Health state valuation in low and middle income countries: A systematic review of the literature

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Kularatna, Sanjeewa
Whitty, Jennifer A
Johnson, Newell W
Scuffham, Paul A
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2013
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Abstract

Objective Cost-utility analysis is widely used in high-income countries to inform decisions on efficient health care resource allocation. Cost-utility analysis uses the quality-adjusted life-year as the outcome measure of health. High-income countries have undertaken health state valuation (HSV) studies to determine country-specific utility weights to facilitate valuation of health-related quality of life. Despite an evident need, however, the extent of HSVs in low- and middle-income countries (LMICs) is unclear. Methods The literature was searched systematically by using four databases and additional Web searches to identify HSV studies carried out in LMICs. The Preferred Reporting System for Systematic Reviews and Meta-Analysis (PRISMA) strategy was followed to ensure systematic selection of the articles. Results The review identified 17 HSV studies from LMICs. Twelve studies were undertaken in upper middle-income countries, while lower middle- and low-income countries contributed three and two studies, respectively. There were 7 generic HSV and 10 disease-specific HSV studies. The seven generic HSVs included five EuroQol five-dimensional questionnaire, one six-dimensional health state short form (derived from short-form 36 health survey), and one Assessment of Quality of Life valuations. Time trade-off was the predominant valuation method used across all studies. Conclusions This review found that health state valuations from LMICs are uncommon and utility weights are generally unavailable for these countries to carry out health economic evaluation. More HSV studies need to be undertaken in LMICs to facilitate efficient resource allocation in their respective health systems.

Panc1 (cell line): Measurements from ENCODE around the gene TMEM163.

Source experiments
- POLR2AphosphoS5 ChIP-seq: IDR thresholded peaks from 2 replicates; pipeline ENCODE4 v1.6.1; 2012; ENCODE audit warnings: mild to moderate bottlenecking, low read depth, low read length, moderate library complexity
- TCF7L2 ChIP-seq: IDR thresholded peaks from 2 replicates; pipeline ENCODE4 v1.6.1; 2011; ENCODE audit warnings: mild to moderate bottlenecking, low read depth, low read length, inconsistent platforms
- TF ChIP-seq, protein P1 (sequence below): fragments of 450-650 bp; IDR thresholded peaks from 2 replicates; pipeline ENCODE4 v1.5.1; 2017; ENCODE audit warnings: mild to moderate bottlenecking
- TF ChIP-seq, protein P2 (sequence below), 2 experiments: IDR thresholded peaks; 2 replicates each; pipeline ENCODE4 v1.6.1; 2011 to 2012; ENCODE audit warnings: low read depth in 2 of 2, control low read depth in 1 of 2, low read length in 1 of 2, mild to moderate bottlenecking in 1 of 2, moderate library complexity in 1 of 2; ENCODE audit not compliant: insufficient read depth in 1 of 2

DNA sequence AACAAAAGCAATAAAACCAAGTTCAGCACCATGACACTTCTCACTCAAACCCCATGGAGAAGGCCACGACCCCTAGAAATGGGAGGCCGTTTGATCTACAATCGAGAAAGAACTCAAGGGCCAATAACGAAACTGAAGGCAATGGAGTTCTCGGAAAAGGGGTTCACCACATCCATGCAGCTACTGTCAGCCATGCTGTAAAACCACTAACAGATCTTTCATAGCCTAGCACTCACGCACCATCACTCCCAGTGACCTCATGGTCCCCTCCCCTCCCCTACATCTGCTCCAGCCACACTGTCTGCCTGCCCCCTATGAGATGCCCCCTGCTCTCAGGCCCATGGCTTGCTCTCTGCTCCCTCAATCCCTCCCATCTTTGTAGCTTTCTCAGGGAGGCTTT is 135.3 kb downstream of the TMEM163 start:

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Value in Health
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Applied economics
Health services and systems
Policy and administration
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